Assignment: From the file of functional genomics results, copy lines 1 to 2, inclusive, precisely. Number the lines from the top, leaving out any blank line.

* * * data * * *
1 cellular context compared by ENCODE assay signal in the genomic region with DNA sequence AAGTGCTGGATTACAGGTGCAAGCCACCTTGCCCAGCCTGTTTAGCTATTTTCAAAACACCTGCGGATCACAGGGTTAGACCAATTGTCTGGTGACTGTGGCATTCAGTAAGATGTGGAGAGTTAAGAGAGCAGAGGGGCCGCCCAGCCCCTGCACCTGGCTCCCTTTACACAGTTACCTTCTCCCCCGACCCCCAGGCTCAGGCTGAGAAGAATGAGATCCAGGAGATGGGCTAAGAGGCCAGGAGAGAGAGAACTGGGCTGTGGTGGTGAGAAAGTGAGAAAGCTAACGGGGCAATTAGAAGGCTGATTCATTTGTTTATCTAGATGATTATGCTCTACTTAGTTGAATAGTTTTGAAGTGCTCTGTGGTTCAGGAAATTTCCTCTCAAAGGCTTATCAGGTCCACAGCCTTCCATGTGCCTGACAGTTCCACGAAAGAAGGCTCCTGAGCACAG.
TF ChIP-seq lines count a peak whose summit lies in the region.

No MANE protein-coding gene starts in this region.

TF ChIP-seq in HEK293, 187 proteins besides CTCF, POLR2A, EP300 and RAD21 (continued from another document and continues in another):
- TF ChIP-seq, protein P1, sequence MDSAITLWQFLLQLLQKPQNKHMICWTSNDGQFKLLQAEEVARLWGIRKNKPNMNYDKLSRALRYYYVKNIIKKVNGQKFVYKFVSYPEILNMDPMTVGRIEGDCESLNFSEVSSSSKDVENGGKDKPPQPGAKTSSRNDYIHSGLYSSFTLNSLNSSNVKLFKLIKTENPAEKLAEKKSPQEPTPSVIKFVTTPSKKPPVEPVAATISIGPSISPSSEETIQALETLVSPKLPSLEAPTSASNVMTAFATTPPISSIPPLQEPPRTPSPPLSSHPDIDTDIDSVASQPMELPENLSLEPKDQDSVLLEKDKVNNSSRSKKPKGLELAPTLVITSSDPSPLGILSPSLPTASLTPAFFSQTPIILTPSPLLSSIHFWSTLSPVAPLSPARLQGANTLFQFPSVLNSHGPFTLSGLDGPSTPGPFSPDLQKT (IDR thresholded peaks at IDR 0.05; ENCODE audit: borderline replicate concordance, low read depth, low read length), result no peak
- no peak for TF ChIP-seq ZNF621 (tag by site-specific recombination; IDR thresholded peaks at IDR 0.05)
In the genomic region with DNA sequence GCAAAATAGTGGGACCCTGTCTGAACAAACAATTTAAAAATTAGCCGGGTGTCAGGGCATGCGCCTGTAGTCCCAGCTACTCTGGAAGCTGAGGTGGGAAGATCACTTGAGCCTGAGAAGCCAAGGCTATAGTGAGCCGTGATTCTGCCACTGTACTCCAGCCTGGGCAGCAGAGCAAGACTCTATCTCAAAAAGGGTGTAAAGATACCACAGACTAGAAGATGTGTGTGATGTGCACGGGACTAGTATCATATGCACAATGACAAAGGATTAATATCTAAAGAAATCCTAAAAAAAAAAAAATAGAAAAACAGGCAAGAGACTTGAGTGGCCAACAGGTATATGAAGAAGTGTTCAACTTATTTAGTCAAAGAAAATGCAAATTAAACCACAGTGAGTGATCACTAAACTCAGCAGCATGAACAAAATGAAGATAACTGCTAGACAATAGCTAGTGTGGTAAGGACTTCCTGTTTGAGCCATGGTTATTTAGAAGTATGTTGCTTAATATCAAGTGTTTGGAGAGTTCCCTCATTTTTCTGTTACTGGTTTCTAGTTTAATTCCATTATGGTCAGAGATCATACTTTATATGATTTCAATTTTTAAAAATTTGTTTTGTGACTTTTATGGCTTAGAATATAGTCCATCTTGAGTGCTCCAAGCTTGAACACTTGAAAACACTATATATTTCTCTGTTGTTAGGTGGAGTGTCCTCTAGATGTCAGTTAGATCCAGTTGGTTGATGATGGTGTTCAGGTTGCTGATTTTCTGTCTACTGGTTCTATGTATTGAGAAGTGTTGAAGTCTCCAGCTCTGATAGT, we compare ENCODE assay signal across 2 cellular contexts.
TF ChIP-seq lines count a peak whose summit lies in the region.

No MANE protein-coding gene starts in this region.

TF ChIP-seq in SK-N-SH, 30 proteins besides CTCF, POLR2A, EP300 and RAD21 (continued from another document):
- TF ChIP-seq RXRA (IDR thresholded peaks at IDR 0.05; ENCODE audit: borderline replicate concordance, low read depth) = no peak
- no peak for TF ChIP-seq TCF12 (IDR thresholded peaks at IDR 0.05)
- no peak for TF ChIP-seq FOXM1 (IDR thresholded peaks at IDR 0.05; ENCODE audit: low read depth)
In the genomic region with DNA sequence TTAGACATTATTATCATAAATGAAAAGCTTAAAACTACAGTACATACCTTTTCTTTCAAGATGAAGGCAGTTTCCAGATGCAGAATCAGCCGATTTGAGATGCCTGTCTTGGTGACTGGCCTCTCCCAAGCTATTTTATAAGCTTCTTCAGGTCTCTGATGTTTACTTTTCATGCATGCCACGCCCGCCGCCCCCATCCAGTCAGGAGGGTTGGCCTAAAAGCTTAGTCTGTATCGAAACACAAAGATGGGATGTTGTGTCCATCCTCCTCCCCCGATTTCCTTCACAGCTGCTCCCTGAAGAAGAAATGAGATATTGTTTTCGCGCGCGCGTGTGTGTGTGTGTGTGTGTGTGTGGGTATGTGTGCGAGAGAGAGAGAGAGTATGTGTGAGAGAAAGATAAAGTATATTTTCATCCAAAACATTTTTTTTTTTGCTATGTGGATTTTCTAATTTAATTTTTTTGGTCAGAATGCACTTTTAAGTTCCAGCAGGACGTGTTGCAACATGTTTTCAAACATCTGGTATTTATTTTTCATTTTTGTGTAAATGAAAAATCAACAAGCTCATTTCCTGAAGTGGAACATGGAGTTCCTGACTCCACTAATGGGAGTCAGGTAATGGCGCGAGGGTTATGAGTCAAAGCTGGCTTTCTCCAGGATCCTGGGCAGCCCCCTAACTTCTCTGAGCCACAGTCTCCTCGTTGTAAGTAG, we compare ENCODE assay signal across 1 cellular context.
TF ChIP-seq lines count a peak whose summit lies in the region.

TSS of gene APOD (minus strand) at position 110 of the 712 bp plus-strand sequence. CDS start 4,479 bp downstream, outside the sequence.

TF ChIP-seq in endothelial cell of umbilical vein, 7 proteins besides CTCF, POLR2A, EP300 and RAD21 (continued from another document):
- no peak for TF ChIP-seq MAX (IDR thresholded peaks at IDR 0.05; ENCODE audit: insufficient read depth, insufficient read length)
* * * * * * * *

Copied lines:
1 cellular context compared by ENCODE assay signal in the genomic region with DNA sequence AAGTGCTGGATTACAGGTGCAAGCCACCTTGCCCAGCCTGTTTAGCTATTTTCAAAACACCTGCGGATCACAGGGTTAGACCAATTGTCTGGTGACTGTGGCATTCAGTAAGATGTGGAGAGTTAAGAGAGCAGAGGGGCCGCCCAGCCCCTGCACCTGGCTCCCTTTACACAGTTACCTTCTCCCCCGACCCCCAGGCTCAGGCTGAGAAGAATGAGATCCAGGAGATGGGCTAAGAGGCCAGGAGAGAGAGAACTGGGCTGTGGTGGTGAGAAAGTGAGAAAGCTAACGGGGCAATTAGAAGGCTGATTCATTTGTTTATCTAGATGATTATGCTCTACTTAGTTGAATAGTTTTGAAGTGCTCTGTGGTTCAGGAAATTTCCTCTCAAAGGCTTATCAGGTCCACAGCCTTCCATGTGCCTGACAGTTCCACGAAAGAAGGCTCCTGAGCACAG.
TF ChIP-seq lines count a peak whose summit lies in the region.